The timeline and representative results are shown in Figures 2 and 3. The cranial window preparation, with a small cranial window lateral to the superior sagittal sinus (Figure 2 B, C, D) results in a very low mortality and morbidity rate when performed by an experienced surgeon. All of the 10 animals survived, and all chronic CW could be used for high-quality imaging, even 28 days after surgery. There was no problem with wound infections or other complications.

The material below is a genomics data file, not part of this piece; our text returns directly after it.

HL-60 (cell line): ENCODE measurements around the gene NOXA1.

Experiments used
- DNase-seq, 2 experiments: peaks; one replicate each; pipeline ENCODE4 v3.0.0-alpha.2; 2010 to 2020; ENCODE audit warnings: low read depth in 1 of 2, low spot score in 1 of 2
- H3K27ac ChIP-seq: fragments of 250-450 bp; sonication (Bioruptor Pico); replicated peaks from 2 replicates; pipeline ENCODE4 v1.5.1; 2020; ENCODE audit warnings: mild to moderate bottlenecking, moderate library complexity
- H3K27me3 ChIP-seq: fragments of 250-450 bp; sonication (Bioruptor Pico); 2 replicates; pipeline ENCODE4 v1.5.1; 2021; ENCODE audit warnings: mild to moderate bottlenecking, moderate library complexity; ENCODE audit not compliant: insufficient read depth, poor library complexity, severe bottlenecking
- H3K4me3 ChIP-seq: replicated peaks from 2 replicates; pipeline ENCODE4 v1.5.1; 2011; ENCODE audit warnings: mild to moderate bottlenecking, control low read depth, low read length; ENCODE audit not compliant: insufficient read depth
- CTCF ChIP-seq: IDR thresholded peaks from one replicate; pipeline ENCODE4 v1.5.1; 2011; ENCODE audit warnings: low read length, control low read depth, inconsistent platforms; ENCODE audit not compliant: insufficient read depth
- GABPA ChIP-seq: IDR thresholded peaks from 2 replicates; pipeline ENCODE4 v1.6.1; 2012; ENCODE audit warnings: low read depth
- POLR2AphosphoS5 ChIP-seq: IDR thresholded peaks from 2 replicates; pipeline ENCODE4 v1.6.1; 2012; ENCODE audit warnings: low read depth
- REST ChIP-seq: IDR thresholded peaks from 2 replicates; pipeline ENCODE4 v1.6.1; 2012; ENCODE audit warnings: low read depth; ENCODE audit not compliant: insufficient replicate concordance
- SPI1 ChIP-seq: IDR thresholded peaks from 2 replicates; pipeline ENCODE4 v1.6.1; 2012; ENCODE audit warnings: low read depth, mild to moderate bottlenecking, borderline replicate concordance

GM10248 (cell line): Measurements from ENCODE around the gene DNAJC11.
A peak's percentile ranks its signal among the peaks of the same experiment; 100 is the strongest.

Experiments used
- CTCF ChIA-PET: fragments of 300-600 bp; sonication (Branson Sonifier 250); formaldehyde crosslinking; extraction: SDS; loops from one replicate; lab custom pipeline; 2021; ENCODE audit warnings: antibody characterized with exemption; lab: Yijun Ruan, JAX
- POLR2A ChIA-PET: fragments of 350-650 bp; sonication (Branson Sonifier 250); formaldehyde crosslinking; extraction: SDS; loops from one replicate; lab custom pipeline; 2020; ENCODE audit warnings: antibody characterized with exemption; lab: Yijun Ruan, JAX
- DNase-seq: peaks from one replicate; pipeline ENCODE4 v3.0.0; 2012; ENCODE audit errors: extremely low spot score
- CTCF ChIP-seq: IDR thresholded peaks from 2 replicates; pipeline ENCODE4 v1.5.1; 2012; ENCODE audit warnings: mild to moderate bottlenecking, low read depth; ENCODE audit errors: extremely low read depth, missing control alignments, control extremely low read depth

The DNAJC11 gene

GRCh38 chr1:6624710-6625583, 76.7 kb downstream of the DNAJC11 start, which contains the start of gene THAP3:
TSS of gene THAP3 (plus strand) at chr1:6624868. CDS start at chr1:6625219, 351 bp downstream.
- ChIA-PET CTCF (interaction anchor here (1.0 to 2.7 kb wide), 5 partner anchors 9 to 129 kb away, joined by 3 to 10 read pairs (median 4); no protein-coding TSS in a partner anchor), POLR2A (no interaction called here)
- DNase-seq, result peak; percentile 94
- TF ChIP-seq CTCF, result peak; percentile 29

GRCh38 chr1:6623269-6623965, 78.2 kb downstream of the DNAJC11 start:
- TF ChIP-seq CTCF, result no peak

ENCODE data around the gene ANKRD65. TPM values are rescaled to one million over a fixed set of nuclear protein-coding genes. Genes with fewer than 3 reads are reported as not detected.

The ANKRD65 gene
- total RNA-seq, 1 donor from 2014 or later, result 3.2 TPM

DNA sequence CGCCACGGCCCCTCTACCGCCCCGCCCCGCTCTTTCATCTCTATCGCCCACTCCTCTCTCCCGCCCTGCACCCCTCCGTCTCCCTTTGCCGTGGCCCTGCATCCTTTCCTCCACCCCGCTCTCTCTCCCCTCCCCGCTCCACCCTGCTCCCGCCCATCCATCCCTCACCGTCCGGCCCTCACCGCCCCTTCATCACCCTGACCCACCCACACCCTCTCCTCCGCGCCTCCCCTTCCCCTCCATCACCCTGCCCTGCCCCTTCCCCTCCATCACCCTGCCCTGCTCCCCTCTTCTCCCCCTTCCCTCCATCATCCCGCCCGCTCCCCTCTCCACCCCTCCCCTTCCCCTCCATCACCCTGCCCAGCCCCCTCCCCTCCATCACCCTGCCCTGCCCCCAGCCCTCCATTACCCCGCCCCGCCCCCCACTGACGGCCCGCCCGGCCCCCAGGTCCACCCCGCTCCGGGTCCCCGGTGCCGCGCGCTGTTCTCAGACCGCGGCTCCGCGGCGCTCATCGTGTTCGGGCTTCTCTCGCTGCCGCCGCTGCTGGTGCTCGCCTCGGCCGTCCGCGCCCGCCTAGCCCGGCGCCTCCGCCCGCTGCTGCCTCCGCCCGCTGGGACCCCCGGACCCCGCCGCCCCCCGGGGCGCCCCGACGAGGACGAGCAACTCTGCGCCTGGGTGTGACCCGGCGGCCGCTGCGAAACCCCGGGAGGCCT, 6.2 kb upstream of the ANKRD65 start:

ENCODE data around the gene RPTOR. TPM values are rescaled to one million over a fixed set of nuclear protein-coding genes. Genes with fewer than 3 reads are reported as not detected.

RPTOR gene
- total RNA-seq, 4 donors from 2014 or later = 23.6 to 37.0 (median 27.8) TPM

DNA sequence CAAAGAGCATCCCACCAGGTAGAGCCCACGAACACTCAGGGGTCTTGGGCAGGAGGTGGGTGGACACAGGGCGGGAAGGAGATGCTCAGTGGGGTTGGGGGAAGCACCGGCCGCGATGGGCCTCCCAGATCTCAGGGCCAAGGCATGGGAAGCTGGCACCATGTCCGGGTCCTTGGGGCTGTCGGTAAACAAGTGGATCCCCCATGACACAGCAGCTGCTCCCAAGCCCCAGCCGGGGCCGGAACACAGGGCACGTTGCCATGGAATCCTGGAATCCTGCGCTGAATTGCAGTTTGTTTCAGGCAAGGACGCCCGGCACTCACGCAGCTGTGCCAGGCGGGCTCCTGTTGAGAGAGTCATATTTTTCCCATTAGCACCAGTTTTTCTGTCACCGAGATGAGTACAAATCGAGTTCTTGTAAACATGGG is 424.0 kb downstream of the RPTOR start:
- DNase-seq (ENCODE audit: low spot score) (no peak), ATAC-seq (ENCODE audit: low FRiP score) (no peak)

Due to the short exposure to volatile anesthesia and only minor brain damage, approximately 10 - 15 min after distal MCAo and transfer to the heated recovery cage, all animals were awake, freely moving in the recovery cage, and interacting with littermates. In general, mortality of the distal MCAo model is less than 5% and mainly occurs as a result of vascular injury and subsequent hemorrhage during MCAo surgery. Mortality during the 28-day observation period following distal MCAo occurs only very rarely. Morphologically, the lesion can be assessed using histology or MRI (Figure 3 A, B). In addition, MRI measurements offer the opportunity to assess lesion volume and progression in a longitudinal manner. An MRI performed 24 hr after ischemia clearly depicts the ischemic lesion located underneath the chronic CW, while following sham surgery, no lesioned cortical tissue was found (Figure 3A). The MRI results clearly show the strict restriction of the lesion to the cortex, thus sparing the striatum, in contrast to the filamentous MCAo model (Figure 3B). The lateral chronic CW preparation enables long-term visualization of cortical vasculature and microcirculation by epi-fluorescence microscopy (Figure 3C, upper part) and of subcortical areas by two-photon microscopy (Figure 3C, lower part). Further, it is possible to image molecular pathways and cell-to-cell interactions with fluorescence-labeled cells or autofluorescence measurements, such as fluorescence lifetime imaging. As shown in Figure 3D, the distal MCAo model causes highly reproducible ischemic lesions. Regarding the infarct volume, we expect a standard deviation below 15% in a single set of surgeries. As mentioned above, in contrast to models of proximal MCAo, mortality rates are rather low for the distal model5. Using sequential MRI, lesion, volume, and edema progression following focal cerebral ischemia can be assessed. The MRI at 24 hr and 96 hr after permanent distal MCAo showed no significant progression of T2 hyperintensities.